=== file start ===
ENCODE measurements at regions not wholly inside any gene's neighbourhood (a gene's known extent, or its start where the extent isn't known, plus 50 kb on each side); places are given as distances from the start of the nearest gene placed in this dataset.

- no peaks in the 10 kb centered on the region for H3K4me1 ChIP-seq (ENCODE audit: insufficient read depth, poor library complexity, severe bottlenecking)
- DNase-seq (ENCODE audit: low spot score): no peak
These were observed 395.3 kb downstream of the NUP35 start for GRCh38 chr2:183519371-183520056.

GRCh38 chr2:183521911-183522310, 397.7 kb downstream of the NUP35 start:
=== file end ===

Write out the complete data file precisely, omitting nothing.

ENCODE measurements at regions not wholly inside any gene's neighbourhood (a gene's known extent, or its start where the extent isn't known, plus 50 kb on each side); places are given as distances from the start of the nearest gene placed in this dataset.

- no peaks in the 10 kb centered on the region for H3K4me1 ChIP-seq (ENCODE audit: insufficient read depth, poor library complexity, severe bottlenecking)
- DNase-seq (ENCODE audit: low spot score): no peak
These were observed 395.3 kb downstream of the NUP35 start for GRCh38 chr2:183519371-183520056.

GRCh38 chr2:183521911-183522310, 397.7 kb downstream of the NUP35 start: